What are Some Common Estate Disputes?
The death of a loved one is difficult in more ways than one. Aside from the grieving that comes with death, disputes over a person’s estate can sour relationships and lead to more stress on a family. Such disputes can cause the destruction of the loved one’s intended asset distribution plan. For this reason, careful, intentional estate planning is advised to ensure your assets are going where you intended them to go.
A will is a relatively simple way to leave your last wishes. Estate planning is much more in-depth, using different types of documents to secure your assets. This can include a will or living will, in which you memorialize your wishes while still alive. For instance, a living will details the type of medical care you want if you become incapacitated. With an estate plan, you can designate a financial power of attorney. This is someone who can handle your finances if you are incapacitated. The designee can make transactions on your accounts, business decisions, and other financial decisions, based on what you allow.
Estate plans can be beneficial for people with complicated finances, such as those who have been married more than once, own a business, or have specific requests for their assets, could benefit from a strong estate plan. It can also provide clarity if you are worried your wishes will not be be carried out upon death or if your children are not old enough to manage inherited assets.
Breach of Fiduciary Duty
The biggest reason an estate plan may be disputed by members of a family or heirs involves either the personal representative of the estate or trustee of a trust in the plan not following through with their responsibilities. This is a breach of fiduciary duty. Common breaches of fiduciary duties include failing to provide required accounting and tax information to beneficiaries, improperly investing and/or using estate or trust assets for the fiduciary’s personal benefit, failing to file/pay tax returns, improperly dividing assets among beneficiaries, making improper. While these actions can be taken on purpose, for one’s own benefit, they are often due to incompetence or ignorance of what the duties are. It is vital to choose someone who will follow your instructions exactly how they are laid out.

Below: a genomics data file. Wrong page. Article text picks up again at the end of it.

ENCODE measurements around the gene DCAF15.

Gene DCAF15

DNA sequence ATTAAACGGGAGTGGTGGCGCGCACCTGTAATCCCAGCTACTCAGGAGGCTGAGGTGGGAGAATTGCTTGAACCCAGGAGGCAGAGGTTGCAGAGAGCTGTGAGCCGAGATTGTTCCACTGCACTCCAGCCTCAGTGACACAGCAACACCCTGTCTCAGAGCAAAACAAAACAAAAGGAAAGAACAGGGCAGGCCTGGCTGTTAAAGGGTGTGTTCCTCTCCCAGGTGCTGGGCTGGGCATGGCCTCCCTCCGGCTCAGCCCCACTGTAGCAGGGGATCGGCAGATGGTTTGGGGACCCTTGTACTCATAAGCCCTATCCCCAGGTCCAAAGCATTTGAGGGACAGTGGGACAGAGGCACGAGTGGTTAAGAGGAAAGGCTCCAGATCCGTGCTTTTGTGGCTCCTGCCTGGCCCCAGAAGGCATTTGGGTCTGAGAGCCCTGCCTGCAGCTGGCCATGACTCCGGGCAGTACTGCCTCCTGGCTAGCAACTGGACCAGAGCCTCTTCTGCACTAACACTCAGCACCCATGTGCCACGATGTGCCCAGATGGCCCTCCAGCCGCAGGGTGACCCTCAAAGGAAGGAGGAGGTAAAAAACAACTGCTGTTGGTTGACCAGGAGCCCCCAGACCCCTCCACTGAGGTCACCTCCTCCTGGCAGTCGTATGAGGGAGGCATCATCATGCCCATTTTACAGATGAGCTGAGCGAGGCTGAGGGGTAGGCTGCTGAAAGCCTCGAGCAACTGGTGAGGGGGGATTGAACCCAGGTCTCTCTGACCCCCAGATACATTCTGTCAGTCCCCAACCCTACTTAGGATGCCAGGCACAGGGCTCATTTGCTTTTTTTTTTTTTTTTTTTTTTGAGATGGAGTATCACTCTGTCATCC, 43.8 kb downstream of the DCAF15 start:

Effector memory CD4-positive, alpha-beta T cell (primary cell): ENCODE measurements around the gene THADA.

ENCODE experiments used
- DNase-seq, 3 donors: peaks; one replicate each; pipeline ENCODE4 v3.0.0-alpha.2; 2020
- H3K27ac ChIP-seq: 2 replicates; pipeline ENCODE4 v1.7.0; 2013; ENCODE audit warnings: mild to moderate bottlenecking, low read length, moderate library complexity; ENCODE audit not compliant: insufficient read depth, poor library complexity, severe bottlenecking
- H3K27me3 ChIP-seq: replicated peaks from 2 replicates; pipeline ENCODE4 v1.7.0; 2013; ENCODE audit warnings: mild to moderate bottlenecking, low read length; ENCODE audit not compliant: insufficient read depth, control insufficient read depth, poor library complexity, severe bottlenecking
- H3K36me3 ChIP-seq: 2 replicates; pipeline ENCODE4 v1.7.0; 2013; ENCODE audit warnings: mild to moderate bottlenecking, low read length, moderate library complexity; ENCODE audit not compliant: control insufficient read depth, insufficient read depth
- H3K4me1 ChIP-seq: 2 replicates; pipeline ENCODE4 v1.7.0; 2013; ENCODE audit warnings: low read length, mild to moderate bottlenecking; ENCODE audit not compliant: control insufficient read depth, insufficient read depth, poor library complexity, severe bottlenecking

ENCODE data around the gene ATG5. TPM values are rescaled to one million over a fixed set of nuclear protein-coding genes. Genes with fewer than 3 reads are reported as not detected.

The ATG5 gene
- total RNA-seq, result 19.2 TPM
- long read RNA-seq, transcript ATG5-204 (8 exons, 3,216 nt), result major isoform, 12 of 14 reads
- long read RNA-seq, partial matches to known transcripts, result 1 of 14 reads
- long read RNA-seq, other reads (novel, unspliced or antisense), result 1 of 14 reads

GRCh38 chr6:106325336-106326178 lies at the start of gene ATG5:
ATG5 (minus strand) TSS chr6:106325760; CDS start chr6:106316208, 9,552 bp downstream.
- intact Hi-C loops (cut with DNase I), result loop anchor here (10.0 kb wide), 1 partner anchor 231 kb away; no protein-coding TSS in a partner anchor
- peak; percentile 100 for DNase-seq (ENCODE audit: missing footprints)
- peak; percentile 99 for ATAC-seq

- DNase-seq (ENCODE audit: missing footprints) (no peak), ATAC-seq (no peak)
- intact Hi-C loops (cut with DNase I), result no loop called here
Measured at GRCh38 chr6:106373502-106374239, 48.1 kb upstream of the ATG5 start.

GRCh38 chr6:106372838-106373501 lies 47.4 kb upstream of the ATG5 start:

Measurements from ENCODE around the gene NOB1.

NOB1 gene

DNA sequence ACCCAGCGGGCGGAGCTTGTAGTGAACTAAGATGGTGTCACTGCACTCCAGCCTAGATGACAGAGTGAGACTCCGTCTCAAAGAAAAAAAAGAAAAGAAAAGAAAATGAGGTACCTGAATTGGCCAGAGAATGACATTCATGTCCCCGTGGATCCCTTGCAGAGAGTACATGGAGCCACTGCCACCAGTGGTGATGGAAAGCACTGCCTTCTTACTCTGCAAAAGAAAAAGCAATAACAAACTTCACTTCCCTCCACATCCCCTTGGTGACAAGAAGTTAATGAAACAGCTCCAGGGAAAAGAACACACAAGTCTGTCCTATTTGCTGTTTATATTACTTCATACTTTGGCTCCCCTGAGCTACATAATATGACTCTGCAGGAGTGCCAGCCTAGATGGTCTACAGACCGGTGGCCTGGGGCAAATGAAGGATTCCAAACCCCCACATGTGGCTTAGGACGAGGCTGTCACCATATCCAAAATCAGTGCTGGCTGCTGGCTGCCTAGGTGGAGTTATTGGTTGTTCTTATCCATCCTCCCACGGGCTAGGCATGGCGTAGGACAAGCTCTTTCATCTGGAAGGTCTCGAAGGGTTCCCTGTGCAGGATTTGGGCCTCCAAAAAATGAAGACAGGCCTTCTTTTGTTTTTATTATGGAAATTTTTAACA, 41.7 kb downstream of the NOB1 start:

Will or trust contests involve someone involved in the probate process contesting the validity of a will or trust. This is another type of estate plan dispute. In a will contest, certain parties to the will may raise an objection to the will, with the idea that it does not convey the deceased person’s true intentions. Those contesting the will may make the case that the deceased was incapacitated at the time the will was drawn up, and unable to make clear decisions. Of course, not just anyone can contest a will. According to Florida probate law, only “interested parties” can make the case against a will. And they can only challenge the will for legal reasons.
Hire a Probate Lawyer
Sometimes, disputes are raised over whether the documents in an estate plan have been executed properly. These are uncommon but can occur, especially if there are questions about how a will or trust were drawn up and signed. Holographic wills are not accepted in the state of Florida, so it is best to contact an lawyer, like those at The Mattar Firm, to ensure that all will execution formalities are met.
Disputes during the process of distributing a deceased person’s assets are never easy. Contacting an experienced probate attorney can help you through the process and work to ensure the best outcome for you and your family. The Mattar Firm can help. 239-222-2222.